Clytemnestra – Greek Mythology

Affiliate Disclosures

Clytemnestra was the daughter of Tyndareus and Leda, rulers of Sparta, and the sister of Castor, Polydeuces and the famous Helen of Troy. She was the wife of Agamemnon, the commander of the Greek army in the Trojan War and the king of Mycenae.

Clytemnestra’s story is tragic and full of death and deceit. She was responsible for the murder of Agamemnon and although she herself was murdered, as a ghost she was still able to take revenge on Orestes, her killer and son.  Here’s her story.

The Unusual Birth of Clytemnestra

Born in Sparta, Clytemnestra was one of the four children of Leda and Tyndareus, the king and queen of Sparta. According to the myth, Zeus slept with Leda in the form of a swan and she then became pregnant, laying two eggs.

Each egg had two children – Castor and Clytemnestra were born from one egg, fathered by Tyndareus while Helen and Polydeuces were fathered by Zeus. Thus, although they were siblings, they had completely different parentages.

Clytemnestra and Agamemnon

The most popular account tells of Agamemnon and Menelaus’ arrival in Sparta where they found sanctuary in King Tyndareus’ court. Tyndareus’ became so fond of Agamemnon that he gave his daughter Clytemnestra as his bride. 

However, some sources say that Clytemnestra was already married to a man called Tantalus and had a son by him, long before she met Agamemnon. Agamemnon saw Clytemnestra and decided that he wanted her to become his wife, so he killed her husband and her son and took her for himself.

Tyndareus wanted to have Agamemnon killed, but when he came to confront him, he found Agamemnon kneeling and praying to the gods. surprised at Agamemnon’s piety, he decided not to kill him. Instead, he gave him Clytemnestra’s hand in marriage.

Clytemnestra and Agamemnon had four children: a son, Orestes, and three daughters, Chrysothemis, Electra and Iphigenia, who was Clytemnestra’s favorite.

The Trojan War and the Sacrifice

The story began with Paris who abducted Helen, wife of Menelaus and twin sister of Clytemnestra. Agamemnon, who was then the most powerful king, decided to help his enraged brother bring back his wife and waged war against Troy.

However, although he had an army and 1000 ships, they were unable to embark on their journey due to stormy weather.  Upon consulting a seer, Agamemnon was told that he would have to sacrifice his own daughter Iphigenia to appease Artemis, the goddess of the hunt. This would ensure success in the war so Agamemnon agreed and sent a note to Clytemnestra, deceiving her by asking her to bring Iphigenia to Aulis to be married to Achilles.

The Death of Iphigenia

Some say that when Clytemnestra and Iphigenia arrived in Aulis, Agamemnon told his wife what was to happen and terrified, she pleaded with Agamemnon for the life of her favorite daughter. Other sources say that Iphigenia was sacrificed in secret before Clytemnestra learned of her husband’s plans. As soon as Iphigenia was killed, favorable winds arose, making it possible for Agamemnon to leave for Troy with his army. Clytemnestra returned to Mycenae.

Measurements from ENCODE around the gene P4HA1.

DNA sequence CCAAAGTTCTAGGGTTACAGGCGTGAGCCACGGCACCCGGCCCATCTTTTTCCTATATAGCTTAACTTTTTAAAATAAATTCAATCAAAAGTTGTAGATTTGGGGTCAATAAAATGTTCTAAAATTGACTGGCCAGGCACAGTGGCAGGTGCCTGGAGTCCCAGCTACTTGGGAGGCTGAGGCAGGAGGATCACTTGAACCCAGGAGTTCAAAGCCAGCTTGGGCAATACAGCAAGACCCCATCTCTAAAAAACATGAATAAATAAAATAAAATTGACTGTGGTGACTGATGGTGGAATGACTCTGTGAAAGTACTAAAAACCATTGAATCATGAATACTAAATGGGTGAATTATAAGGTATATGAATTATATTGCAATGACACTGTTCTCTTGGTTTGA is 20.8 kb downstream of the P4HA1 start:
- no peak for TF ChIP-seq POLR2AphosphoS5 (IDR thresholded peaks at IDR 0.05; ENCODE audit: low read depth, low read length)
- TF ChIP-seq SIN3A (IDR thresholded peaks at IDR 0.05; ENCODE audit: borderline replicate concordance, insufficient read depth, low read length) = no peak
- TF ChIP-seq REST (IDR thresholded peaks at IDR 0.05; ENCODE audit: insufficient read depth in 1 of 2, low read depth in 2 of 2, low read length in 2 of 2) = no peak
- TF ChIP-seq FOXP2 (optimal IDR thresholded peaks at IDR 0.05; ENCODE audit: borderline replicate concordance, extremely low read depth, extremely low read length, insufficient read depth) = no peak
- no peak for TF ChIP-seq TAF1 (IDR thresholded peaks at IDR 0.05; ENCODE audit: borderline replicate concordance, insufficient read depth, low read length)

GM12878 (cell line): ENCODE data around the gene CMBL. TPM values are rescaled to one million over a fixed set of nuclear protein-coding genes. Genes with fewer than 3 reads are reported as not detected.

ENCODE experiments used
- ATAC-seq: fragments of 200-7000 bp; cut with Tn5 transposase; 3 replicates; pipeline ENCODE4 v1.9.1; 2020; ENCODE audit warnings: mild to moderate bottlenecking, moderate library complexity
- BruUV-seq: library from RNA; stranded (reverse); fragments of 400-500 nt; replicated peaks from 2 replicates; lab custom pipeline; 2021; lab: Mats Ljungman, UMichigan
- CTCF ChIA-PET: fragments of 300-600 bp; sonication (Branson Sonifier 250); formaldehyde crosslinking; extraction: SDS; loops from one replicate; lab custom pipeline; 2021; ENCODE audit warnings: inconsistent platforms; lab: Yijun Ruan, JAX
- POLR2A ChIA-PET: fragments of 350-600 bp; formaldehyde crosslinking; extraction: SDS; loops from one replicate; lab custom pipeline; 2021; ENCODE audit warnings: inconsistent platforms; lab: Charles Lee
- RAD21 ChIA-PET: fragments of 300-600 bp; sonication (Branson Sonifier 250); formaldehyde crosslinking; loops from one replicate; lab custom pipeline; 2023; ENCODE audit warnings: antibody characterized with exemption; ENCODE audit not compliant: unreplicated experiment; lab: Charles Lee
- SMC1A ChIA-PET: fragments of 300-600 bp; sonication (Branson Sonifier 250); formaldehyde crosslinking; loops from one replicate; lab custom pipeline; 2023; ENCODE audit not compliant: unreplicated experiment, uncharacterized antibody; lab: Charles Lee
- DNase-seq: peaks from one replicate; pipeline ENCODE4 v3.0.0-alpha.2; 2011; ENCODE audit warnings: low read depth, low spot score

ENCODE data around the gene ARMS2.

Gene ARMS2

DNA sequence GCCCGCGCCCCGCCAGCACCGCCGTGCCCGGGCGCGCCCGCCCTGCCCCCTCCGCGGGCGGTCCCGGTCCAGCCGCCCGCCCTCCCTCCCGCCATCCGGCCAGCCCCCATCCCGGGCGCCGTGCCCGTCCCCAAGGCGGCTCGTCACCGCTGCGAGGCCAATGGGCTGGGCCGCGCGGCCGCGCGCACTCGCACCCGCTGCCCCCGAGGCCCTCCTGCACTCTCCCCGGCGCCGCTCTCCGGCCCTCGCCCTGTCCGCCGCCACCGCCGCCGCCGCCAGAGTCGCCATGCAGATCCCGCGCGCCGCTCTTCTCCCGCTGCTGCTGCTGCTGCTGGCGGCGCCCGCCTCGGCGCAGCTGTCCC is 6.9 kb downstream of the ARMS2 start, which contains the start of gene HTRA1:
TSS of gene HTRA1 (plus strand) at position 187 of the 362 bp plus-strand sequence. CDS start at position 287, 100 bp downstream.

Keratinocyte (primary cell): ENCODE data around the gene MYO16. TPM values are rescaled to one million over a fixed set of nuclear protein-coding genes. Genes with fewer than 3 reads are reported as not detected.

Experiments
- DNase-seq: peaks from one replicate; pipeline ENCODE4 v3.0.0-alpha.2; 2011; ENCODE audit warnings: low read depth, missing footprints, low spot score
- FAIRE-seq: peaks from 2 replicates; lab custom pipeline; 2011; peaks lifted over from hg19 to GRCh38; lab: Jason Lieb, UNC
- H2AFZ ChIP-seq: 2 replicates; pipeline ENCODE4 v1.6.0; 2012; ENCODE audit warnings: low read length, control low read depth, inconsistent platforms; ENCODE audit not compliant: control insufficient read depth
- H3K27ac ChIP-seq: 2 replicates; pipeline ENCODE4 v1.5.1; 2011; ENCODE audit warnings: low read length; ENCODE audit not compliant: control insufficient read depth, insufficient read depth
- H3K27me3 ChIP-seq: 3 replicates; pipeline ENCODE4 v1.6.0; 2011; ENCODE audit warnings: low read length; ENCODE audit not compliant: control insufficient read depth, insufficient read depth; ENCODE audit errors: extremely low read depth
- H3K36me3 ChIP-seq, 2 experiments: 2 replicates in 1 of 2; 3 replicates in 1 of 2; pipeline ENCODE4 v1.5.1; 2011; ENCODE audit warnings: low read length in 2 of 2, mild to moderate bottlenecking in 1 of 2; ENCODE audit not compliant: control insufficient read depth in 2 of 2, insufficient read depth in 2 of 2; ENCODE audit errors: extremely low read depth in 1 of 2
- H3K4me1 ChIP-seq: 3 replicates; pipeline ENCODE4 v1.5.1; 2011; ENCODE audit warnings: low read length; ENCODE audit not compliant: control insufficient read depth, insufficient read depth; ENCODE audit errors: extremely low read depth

Clytemnestra and Aegisthus

With Agamemnon away fighting in the Trojan War for ten years, Clytemnestra began a secret affair with Aegisthus, Agamemnon’s cousin. She had reason to be angry at Agamemnon, as he had sacrificed their daughter. She may also have been angry at him because Agamemnon had slain her first husband and brought her to live with him by force. Together with Aegisthus, she began to plot revenge against her husband.

Agamemnon’s Death

When Agamemnon returned to Troy, some sources say that Clytemnestra gave him a hearty welcome and when he tried to take a bath, she threw a large net over him and stabbed him with a knife.

In other accounts, Aegisthus inflicted killing blows on Agamemnon and both Aegisthus and Clytemnestra committed regicide, meaning the killing of a king.

Death of Clytemnestra

Orestes pursued by clytemnestra
Orestes pursued by the Furies – William-Adolphe Bouguereau. Source.

After the death of Agamemnon, Clytemnestra and Aegisthus were officially married and ruled Mycenae for seven years until Orestes, who had been smuggled out of the city previously, returned to Mycenae, seeking revenge on those who had killed his father. He killed Aegisthus and Clytemnestra even though she prayed and pleaded for her life.

Although she was killed, Clytemnestra’s ghost convinced the Erinyes, three goddesses known as avenging spirits, to persecute Orestes, which they then did.

Wrapping Up

Clytemnestra was one of the strongest and aggressive characters in Greek mythology. According to the legends, her anger, although understandable, led to unfortunate consequences which affected the lives of everyone around her. While some say that she’s an unworthy role model, there are many who consider her a symbol of strength and power. Today, she remains one of the most famous tragic heroes in Greek mythology.

Dani Rhys

Dani Rhys

Dani Rhys has worked as a writer and editor for over 15 years. She holds a Masters degree in Linguistics and Education, and has also studied Political Science, Ancient History and Literature. She has a wide range of interests ranging from ancient cultures and mythology to Harry Potter and gardening. She works as the chief editor of Symbol Sage but also takes the time to write on topics that interest her.

Can’t get enough?

Sign up now for weekly facts, the latest blogs, and interesting features.